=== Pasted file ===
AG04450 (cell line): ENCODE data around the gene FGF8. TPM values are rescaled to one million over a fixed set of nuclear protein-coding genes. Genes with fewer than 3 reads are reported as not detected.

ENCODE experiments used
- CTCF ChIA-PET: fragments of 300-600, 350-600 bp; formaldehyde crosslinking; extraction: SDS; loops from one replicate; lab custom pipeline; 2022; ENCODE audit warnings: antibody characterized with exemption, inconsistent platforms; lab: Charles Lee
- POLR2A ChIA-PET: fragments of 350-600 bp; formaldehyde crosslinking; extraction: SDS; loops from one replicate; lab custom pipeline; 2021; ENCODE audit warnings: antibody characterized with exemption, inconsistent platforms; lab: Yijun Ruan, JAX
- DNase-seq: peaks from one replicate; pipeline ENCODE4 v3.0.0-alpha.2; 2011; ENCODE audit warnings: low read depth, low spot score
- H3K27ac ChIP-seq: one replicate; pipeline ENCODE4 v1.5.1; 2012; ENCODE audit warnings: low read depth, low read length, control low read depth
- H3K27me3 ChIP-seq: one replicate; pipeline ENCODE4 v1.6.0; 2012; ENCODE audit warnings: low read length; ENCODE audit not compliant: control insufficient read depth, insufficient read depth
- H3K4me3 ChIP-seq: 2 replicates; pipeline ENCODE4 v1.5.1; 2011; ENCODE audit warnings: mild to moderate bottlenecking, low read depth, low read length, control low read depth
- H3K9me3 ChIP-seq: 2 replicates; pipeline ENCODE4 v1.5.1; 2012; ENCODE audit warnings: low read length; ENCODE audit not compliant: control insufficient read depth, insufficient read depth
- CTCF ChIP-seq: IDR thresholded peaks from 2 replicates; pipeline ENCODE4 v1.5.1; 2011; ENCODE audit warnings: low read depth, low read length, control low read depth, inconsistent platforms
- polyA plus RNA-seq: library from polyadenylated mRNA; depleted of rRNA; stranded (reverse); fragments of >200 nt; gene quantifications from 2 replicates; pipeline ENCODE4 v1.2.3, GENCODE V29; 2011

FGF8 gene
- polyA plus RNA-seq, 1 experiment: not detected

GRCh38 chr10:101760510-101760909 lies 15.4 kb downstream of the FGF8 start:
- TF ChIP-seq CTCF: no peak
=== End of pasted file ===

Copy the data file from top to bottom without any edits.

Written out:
AG04450 (cell line): ENCODE data around the gene FGF8. TPM values are rescaled to one million over a fixed set of nuclear protein-coding genes. Genes with fewer than 3 reads are reported as not detected.

ENCODE experiments used
- CTCF ChIA-PET: fragments of 300-600, 350-600 bp; formaldehyde crosslinking; extraction: SDS; loops from one replicate; lab custom pipeline; 2022; ENCODE audit warnings: antibody characterized with exemption, inconsistent platforms; lab: Charles Lee
- POLR2A ChIA-PET: fragments of 350-600 bp; formaldehyde crosslinking; extraction: SDS; loops from one replicate; lab custom pipeline; 2021; ENCODE audit warnings: antibody characterized with exemption, inconsistent platforms; lab: Yijun Ruan, JAX
- DNase-seq: peaks from one replicate; pipeline ENCODE4 v3.0.0-alpha.2; 2011; ENCODE audit warnings: low read depth, low spot score
- H3K27ac ChIP-seq: one replicate; pipeline ENCODE4 v1.5.1; 2012; ENCODE audit warnings: low read depth, low read length, control low read depth
- H3K27me3 ChIP-seq: one replicate; pipeline ENCODE4 v1.6.0; 2012; ENCODE audit warnings: low read length; ENCODE audit not compliant: control insufficient read depth, insufficient read depth
- H3K4me3 ChIP-seq: 2 replicates; pipeline ENCODE4 v1.5.1; 2011; ENCODE audit warnings: mild to moderate bottlenecking, low read depth, low read length, control low read depth
- H3K9me3 ChIP-seq: 2 replicates; pipeline ENCODE4 v1.5.1; 2012; ENCODE audit warnings: low read length; ENCODE audit not compliant: control insufficient read depth, insufficient read depth
- CTCF ChIP-seq: IDR thresholded peaks from 2 replicates; pipeline ENCODE4 v1.5.1; 2011; ENCODE audit warnings: low read depth, low read length, control low read depth, inconsistent platforms
- polyA plus RNA-seq: library from polyadenylated mRNA; depleted of rRNA; stranded (reverse); fragments of >200 nt; gene quantifications from 2 replicates; pipeline ENCODE4 v1.2.3, GENCODE V29; 2011

FGF8 gene
- polyA plus RNA-seq, 1 experiment: not detected

GRCh38 chr10:101760510-101760909 lies 15.4 kb downstream of the FGF8 start:
- TF ChIP-seq CTCF: no peak